“I was on welfare myself and the system does not do a thing to help lift you out of poverty at this point. And by God,” Moore continues, “if we say we’re going to help lift people out of poverty, I think we ought to live up to that creed.”
Against the backdrop of COVID-19, that mission presents a momentous challenge. According to the most recent Employment Situation Summary from the U.S. Bureau of Labor Statistics, the economy has made gains since the early months of March and April, but 9.2 million people remain unemployed at a time when unemployment benefits are left hanging in limbo. This time has been daunting for everyday Americans and politicians alike. But Moore says it has also “stoked my zeal and energy” to create more equity. “I just don’t think we can go back to the day before the pandemic struck, in terms of people having $7.25 an hour and trying to live off that, both eat and have a place to live,” she contends. “I mean, we always knew that was a problem.”
The cochair for the 2020 Democratic National Convention, originally scheduled for Milwaukee, says going back is simply not an option. Whether or not former Vice President Joe Biden and running mate Kamala Harris enter the White House on January 20, 2021, Moore is planning to do everything in her power to move the needle on national poverty. It’s why she’s both passionate and excited about one proposal in particular: an expansion on the Earned Income Tax Credit. Moore explains that her expansion would take into consideration the 140,000,000 people that the Poor People’s Campaign under Rev. Liz Theoharis and Rev. William Barber focuses on. “The people with low wealth,” Moore further iterates. It would also provide funding to those who can’t find affordable housing and adequate food on their low wages.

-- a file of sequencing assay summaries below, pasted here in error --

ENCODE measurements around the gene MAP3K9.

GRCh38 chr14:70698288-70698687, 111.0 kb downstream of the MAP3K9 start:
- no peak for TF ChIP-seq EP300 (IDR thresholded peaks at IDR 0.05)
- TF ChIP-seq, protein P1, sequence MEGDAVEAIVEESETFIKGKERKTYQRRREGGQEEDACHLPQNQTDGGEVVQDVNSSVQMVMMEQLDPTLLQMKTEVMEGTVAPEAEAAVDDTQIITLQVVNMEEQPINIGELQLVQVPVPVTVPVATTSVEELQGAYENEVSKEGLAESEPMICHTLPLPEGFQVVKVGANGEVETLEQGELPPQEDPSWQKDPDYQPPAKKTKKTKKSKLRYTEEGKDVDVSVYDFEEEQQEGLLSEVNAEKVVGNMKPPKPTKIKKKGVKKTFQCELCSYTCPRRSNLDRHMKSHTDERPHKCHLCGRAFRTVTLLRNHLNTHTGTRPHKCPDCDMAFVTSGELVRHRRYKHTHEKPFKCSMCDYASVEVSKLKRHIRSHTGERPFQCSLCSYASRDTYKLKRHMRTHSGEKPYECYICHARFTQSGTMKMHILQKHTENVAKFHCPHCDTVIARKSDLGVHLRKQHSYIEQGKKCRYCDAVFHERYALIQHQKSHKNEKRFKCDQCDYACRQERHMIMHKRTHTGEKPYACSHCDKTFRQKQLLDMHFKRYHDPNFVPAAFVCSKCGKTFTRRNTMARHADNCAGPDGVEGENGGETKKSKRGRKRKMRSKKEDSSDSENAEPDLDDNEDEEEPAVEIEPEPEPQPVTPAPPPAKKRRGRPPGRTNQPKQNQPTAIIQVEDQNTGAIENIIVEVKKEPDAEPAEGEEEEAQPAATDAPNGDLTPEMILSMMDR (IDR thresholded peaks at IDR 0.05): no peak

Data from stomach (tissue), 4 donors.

Moore describes the proposal as a “modernized” approach to the Earned Income Tax Credit. It would recognize workers, including those underpaid in the health care workforce, as well as financially assist elders and students. Under her plan, a couple would get up to $8,000 a year, and a single person up to $4,000 a year. For children who take care of their aging parents, they could earn $4,000 for their efforts. “It’s not much,” Moore confesses, “but I think that we need to [take this action] because this is a workforce that we’re relying on for the future.”